Researchers identified specific secondary structures called G-quadruplexes (GQ) in the RNA of the virus that could act as drug binding sites
Efforts to find an effective treatment for the Zika virus could get a boost with researchers at the Indian Institute of Technology-Indore (IIT-Indore) identifying some structures in the genetic makeup of the virus that could be used as targets for drugs. The COVID-19 pandemic has highlighted the threat posed by emerging and re-emerging diseases to public health across the world. This has led to an increase in the focus of medical research on the development of effective drugs and vaccines against them. Zika is one such virus. The World Health Organisation (WHO) had declared it as a public health emergency of international concern after an outbreak in Brazil in 2015. Zika is a mosquito-borne virus. Around 86 countries have reported cases of Zika to date, thus making it a major cause for concern. It is found to be associated with neurological complications like Microcephaly in children and Guillain-Barré syndrome in adults. Studies have also shown that infection in pregnant women may lead to congenital abnormalities in the developing fetus or the neonates. However, at present, there is no specific vaccine or medicine for Zika virus.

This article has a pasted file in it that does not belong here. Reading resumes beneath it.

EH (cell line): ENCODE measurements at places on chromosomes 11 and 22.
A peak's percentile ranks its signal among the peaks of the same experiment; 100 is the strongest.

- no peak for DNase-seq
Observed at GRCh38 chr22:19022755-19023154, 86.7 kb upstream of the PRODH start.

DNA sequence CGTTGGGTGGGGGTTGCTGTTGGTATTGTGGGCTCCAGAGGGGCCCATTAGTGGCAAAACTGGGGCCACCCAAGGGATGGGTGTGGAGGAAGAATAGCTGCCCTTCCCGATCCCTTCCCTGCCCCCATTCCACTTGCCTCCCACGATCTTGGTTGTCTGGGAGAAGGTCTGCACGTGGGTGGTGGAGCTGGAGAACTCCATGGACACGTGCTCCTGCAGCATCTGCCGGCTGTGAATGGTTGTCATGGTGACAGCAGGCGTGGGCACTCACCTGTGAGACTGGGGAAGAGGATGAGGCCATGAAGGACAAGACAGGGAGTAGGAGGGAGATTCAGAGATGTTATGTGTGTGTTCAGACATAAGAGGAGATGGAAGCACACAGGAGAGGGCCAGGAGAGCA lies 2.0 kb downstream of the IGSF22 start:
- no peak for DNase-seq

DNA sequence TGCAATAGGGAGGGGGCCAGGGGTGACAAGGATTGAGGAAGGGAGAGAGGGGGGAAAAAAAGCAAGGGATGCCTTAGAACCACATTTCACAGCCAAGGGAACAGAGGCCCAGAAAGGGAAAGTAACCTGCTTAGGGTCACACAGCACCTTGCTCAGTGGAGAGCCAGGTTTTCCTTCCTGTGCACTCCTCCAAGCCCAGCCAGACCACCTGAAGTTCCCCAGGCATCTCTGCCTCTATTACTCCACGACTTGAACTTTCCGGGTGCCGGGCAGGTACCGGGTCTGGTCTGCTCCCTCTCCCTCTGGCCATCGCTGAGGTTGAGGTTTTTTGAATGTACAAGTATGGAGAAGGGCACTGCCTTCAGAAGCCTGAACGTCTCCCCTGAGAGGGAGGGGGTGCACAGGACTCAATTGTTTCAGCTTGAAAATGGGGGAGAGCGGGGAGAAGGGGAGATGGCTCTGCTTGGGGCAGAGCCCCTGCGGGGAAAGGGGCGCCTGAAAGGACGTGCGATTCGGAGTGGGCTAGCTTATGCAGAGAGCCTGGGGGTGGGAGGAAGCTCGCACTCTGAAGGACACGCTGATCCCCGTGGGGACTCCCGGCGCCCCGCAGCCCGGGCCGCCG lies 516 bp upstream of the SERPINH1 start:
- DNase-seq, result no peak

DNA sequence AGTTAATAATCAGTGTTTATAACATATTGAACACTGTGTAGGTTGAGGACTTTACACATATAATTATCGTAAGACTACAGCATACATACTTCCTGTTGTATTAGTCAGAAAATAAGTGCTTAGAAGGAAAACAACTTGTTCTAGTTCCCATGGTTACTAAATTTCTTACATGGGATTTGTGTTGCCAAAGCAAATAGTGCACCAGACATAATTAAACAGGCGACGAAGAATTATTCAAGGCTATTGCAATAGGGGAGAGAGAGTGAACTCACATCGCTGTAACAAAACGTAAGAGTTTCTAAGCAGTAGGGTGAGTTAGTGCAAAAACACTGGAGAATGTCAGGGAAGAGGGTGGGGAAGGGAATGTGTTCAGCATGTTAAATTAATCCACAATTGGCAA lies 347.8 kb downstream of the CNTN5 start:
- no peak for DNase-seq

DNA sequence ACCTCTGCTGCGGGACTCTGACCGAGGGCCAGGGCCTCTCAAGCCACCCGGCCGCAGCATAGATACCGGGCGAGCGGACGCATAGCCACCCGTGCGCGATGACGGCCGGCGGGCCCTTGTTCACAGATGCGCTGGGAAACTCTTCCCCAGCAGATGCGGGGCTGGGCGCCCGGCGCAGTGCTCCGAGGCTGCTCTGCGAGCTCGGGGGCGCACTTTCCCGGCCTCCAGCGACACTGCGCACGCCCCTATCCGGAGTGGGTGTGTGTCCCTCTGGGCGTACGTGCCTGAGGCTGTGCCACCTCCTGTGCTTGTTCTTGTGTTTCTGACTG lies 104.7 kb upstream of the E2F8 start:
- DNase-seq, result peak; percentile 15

A recent study by a team of scientists from IIT Indore promises to help address the problem. They have identified specific secondary structures called G-quadruplexes (GQ) in the RNA of the virus that could act as drug binding sites. These structures made of nucleic acids have proven to be effective drug-targeting sites for anti-cancer treatment and is recently being explored for other diseases as well. In association with a research group from the University of Nebraska-Lincoln, USA, the team has also characterized and evaluated the interaction patterns of the genetic sequences in the virus that form the G-quadruplex structures with some drug molecules. Speaking to India Science Wire, Dr. Amit Kumar and Dr. Debasis Nayak, from IIT Indore who conceptualized the work along with Prof. Asit K. Pattnaik from University of Nebraska-Lincoln, USA, said, “We treated cells infected with the virus and found a significant decrease in the viral replication and in turn in the viral growth. It is clear that the molecules are effective against the virus. Our study can open up new avenues for control and mitigation of Zika virus”. A report on the research work was recently published in Molecular Therapy-Nucleic Acids (Cell Press).
(Source: India Science Wire release)